The Crusie Theory of Cover Design: A Lecture

Authors are cover-crazed because we know the dirty little secret of publishing: The reason most people pick up a book and buy it is the cover. After awhile, you may build enough of a name that people will pick up your book no matter what, but even then, a bad cover may make readers think twice. So why do so many books have bad covers?

Lots of reasons, none of them deliberate. Most, I think, are because of a disconnect between the art department which is looking for something that’s visually appealing, the marketing department which is looking for something that sells the book in the short term, and the author who is looking for something that represents her book and will sell her entire body of work in the long run. If they all work together and listen to each other, the chances of a good cover are vastly improved. But most of the time, an author sees the cover when it’s done. And sometimes authors don’t see the covers until the books are in stores. Of course, there’s a reason art departments often do not talk to authors: we’re preoccupied with the book itself and don’t know anything about what sells, so a lot of the times our suggestions are disastrous.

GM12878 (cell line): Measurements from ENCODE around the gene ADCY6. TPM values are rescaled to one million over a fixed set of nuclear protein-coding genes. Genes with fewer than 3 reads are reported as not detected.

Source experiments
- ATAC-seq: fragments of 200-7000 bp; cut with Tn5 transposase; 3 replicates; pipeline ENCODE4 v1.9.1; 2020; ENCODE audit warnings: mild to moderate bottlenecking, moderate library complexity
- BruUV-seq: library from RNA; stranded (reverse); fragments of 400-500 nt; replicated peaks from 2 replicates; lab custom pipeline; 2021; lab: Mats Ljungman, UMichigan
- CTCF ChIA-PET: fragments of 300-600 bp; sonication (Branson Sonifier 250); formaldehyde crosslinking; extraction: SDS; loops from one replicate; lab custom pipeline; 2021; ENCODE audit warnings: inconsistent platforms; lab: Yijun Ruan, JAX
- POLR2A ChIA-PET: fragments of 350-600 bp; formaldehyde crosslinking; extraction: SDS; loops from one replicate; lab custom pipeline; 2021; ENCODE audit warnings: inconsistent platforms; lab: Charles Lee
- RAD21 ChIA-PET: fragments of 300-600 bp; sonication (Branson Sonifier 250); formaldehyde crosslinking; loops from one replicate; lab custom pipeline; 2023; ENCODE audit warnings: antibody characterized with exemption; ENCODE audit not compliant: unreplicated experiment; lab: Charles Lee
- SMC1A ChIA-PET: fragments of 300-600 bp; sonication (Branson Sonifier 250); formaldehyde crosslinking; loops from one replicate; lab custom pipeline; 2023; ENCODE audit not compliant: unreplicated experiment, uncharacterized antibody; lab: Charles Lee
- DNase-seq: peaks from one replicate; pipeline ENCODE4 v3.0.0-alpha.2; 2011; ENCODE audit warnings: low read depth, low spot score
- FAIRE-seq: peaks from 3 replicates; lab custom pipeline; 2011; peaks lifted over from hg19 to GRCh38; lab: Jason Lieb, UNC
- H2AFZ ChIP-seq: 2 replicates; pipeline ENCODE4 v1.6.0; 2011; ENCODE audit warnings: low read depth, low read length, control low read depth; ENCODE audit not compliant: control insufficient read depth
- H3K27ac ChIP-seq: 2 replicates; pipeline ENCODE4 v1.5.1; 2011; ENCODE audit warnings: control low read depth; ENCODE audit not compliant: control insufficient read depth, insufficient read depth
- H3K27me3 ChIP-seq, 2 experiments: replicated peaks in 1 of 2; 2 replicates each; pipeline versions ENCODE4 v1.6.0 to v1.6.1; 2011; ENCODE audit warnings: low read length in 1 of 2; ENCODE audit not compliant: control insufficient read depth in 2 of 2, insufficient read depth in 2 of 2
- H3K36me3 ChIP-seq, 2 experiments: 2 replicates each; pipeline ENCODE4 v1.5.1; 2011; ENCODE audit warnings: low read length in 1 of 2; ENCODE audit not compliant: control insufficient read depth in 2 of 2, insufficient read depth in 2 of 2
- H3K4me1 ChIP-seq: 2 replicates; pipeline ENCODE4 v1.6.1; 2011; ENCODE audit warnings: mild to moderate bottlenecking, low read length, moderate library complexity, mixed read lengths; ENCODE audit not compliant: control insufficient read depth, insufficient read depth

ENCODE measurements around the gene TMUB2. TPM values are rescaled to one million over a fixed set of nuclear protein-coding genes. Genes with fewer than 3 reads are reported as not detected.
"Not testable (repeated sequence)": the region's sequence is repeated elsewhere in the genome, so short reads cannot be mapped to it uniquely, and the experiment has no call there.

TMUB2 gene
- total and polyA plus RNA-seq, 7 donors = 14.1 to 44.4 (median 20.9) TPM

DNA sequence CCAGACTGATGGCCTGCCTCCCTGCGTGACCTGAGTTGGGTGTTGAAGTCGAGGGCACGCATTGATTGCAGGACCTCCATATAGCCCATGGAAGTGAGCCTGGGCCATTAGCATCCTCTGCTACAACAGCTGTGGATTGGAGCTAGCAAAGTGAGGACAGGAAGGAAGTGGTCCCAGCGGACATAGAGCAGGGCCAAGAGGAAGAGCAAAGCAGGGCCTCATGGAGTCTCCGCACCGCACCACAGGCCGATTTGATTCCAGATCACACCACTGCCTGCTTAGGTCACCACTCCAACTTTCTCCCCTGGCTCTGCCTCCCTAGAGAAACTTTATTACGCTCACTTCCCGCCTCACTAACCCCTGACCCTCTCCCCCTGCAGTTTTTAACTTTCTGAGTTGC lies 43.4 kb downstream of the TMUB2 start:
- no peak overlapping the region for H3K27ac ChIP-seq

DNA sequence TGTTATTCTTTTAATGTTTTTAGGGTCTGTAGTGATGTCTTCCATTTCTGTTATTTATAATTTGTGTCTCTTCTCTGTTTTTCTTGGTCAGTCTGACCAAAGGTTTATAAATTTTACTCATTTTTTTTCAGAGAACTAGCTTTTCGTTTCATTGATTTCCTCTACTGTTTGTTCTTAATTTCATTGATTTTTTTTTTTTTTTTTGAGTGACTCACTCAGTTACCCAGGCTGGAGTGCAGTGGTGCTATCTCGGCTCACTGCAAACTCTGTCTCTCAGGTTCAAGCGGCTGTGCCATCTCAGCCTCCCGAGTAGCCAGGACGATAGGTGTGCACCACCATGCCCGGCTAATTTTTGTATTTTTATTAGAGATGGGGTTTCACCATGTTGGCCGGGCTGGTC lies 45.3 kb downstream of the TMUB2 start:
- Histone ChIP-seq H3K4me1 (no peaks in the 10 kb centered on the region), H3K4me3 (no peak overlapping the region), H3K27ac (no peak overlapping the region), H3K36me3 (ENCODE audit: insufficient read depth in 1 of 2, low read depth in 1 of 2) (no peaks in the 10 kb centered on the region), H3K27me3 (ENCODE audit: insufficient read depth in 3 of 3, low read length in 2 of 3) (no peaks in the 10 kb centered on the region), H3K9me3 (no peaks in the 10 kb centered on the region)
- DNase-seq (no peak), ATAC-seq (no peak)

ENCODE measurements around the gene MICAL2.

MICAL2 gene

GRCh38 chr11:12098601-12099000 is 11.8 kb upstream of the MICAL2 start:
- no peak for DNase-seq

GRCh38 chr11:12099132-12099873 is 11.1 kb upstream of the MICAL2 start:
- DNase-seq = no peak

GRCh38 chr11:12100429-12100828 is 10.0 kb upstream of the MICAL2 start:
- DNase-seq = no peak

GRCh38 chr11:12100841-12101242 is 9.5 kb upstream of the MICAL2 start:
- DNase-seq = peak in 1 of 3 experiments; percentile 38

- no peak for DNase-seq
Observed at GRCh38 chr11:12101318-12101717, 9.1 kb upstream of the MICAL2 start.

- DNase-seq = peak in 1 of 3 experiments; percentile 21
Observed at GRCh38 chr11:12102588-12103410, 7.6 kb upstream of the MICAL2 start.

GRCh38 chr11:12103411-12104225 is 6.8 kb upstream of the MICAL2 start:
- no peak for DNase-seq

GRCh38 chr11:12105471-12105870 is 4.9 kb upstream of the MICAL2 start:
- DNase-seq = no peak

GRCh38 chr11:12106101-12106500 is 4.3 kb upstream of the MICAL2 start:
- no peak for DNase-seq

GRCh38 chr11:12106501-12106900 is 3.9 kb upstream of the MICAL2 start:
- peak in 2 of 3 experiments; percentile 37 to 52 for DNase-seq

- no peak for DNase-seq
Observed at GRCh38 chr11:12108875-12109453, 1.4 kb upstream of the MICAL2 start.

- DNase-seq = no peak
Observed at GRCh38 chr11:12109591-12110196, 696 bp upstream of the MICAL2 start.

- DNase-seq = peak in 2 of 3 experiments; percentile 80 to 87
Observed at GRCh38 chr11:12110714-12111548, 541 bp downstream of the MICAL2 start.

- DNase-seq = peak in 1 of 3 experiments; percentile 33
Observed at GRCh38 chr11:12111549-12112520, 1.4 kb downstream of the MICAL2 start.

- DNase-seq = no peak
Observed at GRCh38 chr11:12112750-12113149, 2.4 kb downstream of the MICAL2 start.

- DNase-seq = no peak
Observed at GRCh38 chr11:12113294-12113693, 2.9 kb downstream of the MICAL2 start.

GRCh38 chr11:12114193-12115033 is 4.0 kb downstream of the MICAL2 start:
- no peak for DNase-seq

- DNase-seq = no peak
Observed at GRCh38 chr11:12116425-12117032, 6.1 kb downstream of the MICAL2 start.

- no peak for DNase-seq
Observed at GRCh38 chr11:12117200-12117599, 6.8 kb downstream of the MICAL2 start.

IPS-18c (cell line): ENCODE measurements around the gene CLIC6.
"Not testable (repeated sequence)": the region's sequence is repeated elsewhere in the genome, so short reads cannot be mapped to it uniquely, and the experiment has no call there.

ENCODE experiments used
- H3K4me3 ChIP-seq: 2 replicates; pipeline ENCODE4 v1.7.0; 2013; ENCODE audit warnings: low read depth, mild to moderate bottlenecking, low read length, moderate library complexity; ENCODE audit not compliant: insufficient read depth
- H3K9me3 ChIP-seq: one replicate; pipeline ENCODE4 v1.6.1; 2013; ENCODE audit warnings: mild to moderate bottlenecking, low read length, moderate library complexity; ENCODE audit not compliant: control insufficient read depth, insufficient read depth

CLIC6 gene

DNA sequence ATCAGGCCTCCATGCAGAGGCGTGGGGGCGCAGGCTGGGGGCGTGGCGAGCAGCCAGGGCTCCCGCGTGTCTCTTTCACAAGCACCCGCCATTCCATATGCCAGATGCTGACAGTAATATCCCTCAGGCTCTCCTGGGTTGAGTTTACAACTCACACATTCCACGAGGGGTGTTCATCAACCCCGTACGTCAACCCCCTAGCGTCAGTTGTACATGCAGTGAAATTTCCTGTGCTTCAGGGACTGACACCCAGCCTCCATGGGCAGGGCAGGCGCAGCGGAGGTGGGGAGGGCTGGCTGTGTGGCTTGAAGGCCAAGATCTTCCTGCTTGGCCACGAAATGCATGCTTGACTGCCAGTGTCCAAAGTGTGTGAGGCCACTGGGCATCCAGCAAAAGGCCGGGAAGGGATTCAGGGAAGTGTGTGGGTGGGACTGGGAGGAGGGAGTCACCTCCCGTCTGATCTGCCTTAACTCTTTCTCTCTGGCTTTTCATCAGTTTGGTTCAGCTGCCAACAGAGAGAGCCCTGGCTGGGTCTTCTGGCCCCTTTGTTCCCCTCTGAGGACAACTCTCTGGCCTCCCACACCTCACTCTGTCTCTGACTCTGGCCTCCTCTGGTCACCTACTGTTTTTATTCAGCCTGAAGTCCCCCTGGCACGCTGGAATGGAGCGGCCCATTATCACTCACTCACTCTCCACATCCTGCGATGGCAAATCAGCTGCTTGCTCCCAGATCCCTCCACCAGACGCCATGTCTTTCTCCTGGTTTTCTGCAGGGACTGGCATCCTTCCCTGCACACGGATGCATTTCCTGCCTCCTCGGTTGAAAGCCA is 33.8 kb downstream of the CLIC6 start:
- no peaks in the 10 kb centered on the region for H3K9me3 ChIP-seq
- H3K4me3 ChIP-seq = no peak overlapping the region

Its with that in mind that I sat down to figure out what made a good cover. (Well, that and I had to do a presentation on it in Reno.) Which is how I arrived at the Crusie Theory of Cover Design which states that a good cover has to do three things:

It must catch the eye across a bookstore.
It must be pick-up-able when the reader gets close.
It must capture the mood and the content of the story.


Have you been into a bookstore recently? Lotta books in there. If you’re shelved spine out, go somewhere and weep quietly because you’re done. But if your book is on the shelf faced out, the cover showing, is it doing its job of drawing the customer’s eye to the point where she’ll go over and look at it? Publishers know all about this, hence the flagrant use of foil and bold colors, particularly on paperbacks which really have to fight to get a look. But it’s true on hardcovers and trade paperbacks, too. So how do they do it beyond the foil? They use a strong color, hoping that no other art director has picked the same strong color. They go for strong value contrasts, dark on light or light on dark. They use a startling image or a clear distinctive type face. Anything that will catch the reader’s eye so that she subconsciously thinks, “Ooooh, look at that” and crosses the store to see it better.